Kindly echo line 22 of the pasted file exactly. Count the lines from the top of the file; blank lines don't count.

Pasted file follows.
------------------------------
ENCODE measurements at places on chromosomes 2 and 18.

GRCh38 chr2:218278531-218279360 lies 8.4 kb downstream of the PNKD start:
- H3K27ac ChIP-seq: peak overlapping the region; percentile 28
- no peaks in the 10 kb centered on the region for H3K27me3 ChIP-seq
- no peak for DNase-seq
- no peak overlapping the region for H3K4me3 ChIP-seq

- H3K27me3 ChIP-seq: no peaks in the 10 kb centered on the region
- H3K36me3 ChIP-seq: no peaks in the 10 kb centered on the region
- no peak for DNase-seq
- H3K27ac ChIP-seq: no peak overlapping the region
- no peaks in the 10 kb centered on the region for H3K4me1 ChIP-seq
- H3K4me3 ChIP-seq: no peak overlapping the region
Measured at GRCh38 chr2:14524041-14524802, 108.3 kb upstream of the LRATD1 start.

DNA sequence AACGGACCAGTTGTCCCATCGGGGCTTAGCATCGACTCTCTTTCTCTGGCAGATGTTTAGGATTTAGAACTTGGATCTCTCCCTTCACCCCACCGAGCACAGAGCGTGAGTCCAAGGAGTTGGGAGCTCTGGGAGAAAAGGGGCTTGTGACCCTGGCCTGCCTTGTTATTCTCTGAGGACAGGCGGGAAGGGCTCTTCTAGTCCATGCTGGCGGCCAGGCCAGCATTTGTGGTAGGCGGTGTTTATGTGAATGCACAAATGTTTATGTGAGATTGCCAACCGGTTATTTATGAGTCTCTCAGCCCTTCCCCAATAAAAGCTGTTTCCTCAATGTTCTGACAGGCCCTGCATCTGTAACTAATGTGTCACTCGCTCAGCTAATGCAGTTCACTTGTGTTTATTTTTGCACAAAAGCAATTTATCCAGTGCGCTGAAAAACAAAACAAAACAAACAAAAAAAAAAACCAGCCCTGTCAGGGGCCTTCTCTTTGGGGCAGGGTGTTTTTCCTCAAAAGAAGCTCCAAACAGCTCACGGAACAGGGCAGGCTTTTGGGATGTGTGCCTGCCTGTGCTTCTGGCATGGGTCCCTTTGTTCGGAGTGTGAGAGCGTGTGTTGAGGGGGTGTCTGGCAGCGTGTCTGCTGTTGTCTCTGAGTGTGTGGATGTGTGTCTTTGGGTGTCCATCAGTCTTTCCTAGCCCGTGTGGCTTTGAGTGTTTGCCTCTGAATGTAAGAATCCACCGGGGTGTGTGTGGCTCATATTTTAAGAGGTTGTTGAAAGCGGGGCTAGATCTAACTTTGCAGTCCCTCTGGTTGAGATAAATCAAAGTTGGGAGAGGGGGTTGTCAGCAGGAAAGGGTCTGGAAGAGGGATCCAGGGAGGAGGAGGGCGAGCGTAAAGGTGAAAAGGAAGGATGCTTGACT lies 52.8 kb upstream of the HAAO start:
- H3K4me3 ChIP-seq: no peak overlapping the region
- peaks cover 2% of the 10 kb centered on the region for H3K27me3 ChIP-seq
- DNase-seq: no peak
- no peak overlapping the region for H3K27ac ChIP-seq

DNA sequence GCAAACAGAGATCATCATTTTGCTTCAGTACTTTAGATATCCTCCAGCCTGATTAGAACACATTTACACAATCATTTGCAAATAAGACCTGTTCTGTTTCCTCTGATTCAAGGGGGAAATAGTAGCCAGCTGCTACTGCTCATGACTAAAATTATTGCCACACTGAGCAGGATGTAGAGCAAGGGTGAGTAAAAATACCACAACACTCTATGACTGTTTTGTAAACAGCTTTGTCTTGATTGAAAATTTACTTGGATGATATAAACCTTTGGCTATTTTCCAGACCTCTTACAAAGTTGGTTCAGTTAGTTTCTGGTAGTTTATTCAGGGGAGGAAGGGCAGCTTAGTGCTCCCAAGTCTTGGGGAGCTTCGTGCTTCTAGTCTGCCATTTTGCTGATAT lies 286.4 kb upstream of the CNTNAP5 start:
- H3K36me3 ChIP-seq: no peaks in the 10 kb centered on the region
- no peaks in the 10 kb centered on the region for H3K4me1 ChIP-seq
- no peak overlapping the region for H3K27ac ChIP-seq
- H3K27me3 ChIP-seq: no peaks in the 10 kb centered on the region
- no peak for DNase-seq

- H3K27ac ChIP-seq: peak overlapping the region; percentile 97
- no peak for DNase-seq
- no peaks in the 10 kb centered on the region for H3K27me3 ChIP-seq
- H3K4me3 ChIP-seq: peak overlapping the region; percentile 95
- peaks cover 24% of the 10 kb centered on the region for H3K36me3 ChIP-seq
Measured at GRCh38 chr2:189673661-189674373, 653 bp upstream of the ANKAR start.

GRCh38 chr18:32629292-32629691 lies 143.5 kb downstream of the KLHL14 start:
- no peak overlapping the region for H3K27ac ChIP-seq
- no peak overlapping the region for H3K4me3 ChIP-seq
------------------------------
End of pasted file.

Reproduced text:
- no peak overlapping the region for H3K27ac ChIP-seq